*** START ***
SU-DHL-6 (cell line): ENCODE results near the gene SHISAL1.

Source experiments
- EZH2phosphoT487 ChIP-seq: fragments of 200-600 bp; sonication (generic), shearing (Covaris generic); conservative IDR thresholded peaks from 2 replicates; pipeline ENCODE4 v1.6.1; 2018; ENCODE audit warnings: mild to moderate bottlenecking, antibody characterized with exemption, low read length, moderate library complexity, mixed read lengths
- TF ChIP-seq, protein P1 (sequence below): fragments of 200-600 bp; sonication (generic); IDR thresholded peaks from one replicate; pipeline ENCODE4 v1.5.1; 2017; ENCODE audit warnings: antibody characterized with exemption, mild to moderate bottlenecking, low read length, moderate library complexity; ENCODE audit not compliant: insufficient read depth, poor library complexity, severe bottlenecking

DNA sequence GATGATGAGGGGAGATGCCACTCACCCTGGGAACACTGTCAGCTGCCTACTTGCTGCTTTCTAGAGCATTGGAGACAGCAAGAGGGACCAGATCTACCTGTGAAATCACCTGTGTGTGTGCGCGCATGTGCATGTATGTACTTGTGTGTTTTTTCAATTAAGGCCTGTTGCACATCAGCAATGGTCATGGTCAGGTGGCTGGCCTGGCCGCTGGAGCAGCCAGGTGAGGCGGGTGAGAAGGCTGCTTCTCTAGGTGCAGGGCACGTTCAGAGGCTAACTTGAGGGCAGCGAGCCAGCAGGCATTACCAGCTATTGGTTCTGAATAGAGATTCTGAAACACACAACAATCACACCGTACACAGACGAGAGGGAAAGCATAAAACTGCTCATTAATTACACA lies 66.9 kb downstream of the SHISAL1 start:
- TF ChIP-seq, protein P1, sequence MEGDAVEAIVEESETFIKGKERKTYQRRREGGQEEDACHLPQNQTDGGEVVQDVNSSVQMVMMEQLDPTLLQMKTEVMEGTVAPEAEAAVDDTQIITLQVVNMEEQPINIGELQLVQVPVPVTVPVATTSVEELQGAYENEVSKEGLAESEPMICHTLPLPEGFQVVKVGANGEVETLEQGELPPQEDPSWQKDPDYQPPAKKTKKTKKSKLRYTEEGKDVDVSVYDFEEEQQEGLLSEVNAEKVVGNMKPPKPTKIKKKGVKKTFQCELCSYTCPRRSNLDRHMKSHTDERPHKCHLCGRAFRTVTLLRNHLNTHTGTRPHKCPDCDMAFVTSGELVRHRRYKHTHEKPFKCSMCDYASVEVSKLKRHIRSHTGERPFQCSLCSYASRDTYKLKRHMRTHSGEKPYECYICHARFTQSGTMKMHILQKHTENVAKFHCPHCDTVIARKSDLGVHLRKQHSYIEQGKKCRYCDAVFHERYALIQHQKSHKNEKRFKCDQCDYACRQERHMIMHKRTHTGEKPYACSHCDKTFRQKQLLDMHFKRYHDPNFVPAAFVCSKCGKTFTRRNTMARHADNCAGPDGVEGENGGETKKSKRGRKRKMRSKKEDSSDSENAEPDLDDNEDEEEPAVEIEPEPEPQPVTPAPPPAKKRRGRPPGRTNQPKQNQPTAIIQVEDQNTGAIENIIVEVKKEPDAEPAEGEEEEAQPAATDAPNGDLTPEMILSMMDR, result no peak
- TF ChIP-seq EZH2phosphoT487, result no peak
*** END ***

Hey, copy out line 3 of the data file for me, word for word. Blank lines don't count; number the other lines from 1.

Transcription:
- EZH2phosphoT487 ChIP-seq: fragments of 200-600 bp; sonication (generic), shearing (Covaris generic); conservative IDR thresholded peaks from 2 replicates; pipeline ENCODE4 v1.6.1; 2018; ENCODE audit warnings: mild to moderate bottlenecking, antibody characterized with exemption, low read length, moderate library complexity, mixed read lengths